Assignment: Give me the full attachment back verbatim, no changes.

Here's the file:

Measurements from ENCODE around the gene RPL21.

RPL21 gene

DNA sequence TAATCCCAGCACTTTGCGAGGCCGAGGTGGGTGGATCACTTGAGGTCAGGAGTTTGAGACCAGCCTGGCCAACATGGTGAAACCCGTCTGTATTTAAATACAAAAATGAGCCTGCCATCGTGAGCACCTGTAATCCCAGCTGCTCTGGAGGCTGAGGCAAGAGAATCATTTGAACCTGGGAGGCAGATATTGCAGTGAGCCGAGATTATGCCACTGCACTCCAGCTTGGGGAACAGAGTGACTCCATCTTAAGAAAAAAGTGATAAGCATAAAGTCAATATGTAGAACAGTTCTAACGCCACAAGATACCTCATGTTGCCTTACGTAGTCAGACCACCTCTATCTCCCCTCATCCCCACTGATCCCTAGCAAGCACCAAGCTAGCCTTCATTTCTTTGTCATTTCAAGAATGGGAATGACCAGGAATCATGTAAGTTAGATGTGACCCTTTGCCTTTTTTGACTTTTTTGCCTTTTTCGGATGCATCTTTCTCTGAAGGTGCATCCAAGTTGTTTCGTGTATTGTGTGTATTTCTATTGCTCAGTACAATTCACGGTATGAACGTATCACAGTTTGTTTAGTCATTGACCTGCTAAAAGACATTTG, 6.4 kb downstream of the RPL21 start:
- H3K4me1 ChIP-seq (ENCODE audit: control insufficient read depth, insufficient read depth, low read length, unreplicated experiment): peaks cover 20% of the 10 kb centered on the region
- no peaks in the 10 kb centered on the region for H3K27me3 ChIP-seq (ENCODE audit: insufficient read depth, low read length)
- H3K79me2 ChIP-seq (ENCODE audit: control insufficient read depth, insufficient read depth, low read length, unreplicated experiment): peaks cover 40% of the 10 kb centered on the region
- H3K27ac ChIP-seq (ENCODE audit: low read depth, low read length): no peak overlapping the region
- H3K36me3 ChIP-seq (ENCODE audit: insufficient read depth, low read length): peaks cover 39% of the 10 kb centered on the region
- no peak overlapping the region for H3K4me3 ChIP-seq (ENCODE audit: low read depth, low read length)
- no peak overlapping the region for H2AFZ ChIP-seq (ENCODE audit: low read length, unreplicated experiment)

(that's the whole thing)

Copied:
Measurements from ENCODE around the gene RPL21.

RPL21 gene

DNA sequence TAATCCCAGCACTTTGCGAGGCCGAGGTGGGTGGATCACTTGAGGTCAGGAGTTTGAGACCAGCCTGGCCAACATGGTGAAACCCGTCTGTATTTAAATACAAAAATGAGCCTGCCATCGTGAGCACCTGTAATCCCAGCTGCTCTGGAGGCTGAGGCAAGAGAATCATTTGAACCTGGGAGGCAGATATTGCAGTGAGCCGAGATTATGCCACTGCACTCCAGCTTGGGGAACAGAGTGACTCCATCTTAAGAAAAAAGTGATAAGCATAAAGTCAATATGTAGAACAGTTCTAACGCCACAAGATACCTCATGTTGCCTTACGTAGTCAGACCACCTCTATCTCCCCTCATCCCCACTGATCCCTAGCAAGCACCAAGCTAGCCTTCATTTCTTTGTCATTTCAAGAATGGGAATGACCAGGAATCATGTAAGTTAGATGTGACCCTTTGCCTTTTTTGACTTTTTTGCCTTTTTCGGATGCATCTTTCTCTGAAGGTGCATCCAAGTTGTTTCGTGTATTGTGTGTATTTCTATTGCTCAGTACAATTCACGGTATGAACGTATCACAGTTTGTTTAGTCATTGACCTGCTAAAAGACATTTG, 6.4 kb downstream of the RPL21 start:
- H3K4me1 ChIP-seq (ENCODE audit: control insufficient read depth, insufficient read depth, low read length, unreplicated experiment): peaks cover 20% of the 10 kb centered on the region
- no peaks in the 10 kb centered on the region for H3K27me3 ChIP-seq (ENCODE audit: insufficient read depth, low read length)
- H3K79me2 ChIP-seq (ENCODE audit: control insufficient read depth, insufficient read depth, low read length, unreplicated experiment): peaks cover 40% of the 10 kb centered on the region
- H3K27ac ChIP-seq (ENCODE audit: low read depth, low read length): no peak overlapping the region
- H3K36me3 ChIP-seq (ENCODE audit: insufficient read depth, low read length): peaks cover 39% of the 10 kb centered on the region
- no peak overlapping the region for H3K4me3 ChIP-seq (ENCODE audit: low read depth, low read length)
- no peak overlapping the region for H2AFZ ChIP-seq (ENCODE audit: low read length, unreplicated experiment)